The number one reason for divorce in the United States? Money. In the Philippines, it's also a marital issue that cannot be ignored. It seems that while some people can handle annoying in-laws and quirky habits, many can’t get past that financial hurdle: couples either disagree on money matters, or are too reluctant to discuss it.
The thing is, failing to talk about how money is handled can result in an unhappy marriage--wherever you may reside. One thing’s for certain: not having the same saving and spending philosophy can be a deal breaker in any relationship. If you couldn’t talk about money when you were dating, then brace yourself for big money shockers after the honeymoon.
Anna* recalls how money played a major part in the demise of her two-and-a-half year marriage: “My ex was a compulsive spender. I was always the one who was better at saving money. Yet he refused to let me handle our money. His belief was that he worked hard to get his salary, so why would he give it to anyone else?”
That being said, how one couple handles their money might not work for another. Here are some money management styles some married couples swear by:
“I leave it to the expert.” Amy, a personal assistant, has been married to her husband Paul for four years. While she confesses that they never discussed money matters while dating, it seemed like a default decision that Paul handles their finances. The decision being that Paul is a financial adviser.
“He handles people’s money for a living, so it makes sense that he handles ours,” says Amy.
Every payday, both their paychecks get deposited into a mutual account. Every week, she and Paul walk to a nearby ATM and withdraw their week’s worth of “allowance”: lunch money at work, shopping money. They use their credit card to pay for bills, which is automatically debited to their account.
While Amy has a personal account, she hasn’t touched it in years. “I don’t see the need for one, actually. We share our money.”
“He pays the bills, she handles savings.” Advertising writers Michael and Liza have been married for two years, and Michael handles their finances. They opened a checking account to pay for all payables: the rent, utilities, cable TV, internet, credit cards, phone plans, and loans. They also opened a savings account.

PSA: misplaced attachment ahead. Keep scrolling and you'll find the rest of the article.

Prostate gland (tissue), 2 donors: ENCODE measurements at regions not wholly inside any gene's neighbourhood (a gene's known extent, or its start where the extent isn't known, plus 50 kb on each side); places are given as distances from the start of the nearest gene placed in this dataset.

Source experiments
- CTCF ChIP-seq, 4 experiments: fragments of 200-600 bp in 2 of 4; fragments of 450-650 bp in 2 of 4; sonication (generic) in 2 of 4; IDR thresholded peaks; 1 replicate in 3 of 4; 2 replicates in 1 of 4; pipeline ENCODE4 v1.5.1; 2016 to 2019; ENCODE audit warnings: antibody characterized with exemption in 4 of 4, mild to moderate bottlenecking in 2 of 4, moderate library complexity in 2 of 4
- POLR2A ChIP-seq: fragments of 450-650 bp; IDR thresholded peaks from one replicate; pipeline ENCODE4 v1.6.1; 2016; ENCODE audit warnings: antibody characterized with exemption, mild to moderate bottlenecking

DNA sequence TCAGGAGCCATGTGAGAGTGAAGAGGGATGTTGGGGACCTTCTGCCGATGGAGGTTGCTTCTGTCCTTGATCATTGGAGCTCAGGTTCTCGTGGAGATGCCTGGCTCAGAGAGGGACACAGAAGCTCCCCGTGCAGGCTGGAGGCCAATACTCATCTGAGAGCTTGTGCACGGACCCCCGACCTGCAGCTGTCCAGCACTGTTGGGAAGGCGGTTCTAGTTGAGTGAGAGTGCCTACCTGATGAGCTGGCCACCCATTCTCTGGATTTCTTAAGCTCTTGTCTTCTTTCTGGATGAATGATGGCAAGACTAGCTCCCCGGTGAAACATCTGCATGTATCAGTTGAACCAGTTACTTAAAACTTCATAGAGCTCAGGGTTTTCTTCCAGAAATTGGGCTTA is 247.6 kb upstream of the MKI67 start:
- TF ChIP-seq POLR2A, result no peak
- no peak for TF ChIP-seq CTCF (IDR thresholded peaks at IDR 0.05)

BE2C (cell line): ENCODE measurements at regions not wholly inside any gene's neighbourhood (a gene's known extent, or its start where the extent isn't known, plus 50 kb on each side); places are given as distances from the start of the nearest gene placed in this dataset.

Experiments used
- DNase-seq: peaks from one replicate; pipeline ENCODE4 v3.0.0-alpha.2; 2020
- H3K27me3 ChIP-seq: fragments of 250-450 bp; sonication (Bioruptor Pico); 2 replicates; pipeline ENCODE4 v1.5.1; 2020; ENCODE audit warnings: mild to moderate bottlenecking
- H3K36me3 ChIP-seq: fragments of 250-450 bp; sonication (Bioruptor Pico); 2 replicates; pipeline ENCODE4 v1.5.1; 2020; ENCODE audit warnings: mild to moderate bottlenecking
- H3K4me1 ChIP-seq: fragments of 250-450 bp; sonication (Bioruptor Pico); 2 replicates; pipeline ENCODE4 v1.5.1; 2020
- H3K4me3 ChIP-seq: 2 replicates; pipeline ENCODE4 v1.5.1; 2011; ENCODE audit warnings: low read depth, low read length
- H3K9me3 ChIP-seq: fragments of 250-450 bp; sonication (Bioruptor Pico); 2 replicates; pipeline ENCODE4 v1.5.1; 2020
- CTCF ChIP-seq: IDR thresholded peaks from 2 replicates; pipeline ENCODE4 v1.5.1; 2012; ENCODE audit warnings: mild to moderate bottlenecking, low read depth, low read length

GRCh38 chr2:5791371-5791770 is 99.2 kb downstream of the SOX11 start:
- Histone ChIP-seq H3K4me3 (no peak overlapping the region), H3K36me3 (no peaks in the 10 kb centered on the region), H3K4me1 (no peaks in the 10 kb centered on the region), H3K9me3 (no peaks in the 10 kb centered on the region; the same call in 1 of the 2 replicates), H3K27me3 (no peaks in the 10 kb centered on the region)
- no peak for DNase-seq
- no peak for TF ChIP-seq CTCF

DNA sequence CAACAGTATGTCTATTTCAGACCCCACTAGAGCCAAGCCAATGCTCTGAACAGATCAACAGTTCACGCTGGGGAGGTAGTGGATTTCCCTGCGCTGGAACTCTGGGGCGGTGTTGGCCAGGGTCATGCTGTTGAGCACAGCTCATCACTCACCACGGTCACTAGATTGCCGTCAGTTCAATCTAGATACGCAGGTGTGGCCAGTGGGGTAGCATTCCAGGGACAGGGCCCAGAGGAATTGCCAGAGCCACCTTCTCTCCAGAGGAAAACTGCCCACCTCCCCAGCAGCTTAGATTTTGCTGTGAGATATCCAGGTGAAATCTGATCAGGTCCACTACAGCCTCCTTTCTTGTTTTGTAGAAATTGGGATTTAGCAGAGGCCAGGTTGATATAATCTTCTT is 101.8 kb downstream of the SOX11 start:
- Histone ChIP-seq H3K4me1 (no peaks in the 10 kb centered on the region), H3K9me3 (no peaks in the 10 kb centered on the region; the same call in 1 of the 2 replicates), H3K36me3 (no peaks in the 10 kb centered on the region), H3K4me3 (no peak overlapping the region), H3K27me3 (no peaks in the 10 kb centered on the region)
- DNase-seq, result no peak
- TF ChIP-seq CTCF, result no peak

The set-up goes like this: Michael puts his salary in the checking account, and Liza puts hers in the savings account. The savings account isn’t touched at all, since, well, they consider it as their savings.
As for allowances, Michael says that anything in excess in the checking account goes to a “leisure bucket."
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“We pool our money and set an allowance for each other.” Kat and Red have been married for close to five years, and both pool their money in a mutual fund before dividing it up according to their budget.
“We talked about it a long time ago how we would handle our money,” says Kat. “At the start of the year, I draw up a budget sheet with all the things we need to pay for—say, utilities, food, etc.” The two pay for their utilities with credit cards.
Along with agreeing with a budget, both of them assign allowances for each other, and set aside some money for savings per month.
“I leave it all to her.” Dan and Jen have been married for 13 years. And between them, it was a given that Jen, who decided on being a housewife to raise their two kids, would handle the money.
“Every pay day, my salary automatically gets transferred to her account via Express Online Banking,” shares Dan. “So it’s always a joke that my salary barely landed—it always takes off right away!”
Once Jen gets Dan’s salary, she promptly fixes the family’s budget, setting aside money for bills, utilities, and the kids’ tuition. She also sets aside money for “family days”, when they all go out for lunch or dinner on weekends. As for personal purchases, Jen allots a certain amount for Dan to spend on things he wants. However, he still has to discuss big purchases with Jen.
“I have an expensive hobby: I collect and restore vintage cameras. So when I need pricey parts, or find an expensive camera, I still ask my wife for her opinion if I should buy it or not,” says Dan. “Just because it’s my money doesn’t mean I can or should spend it however way I wish—I’m married now, and whatever I do affects my family.”
* name has been changed
Savvy Living asks: How about you, readers? How do you and your spouse effectively manage your finances? Share it with us in the comments section below.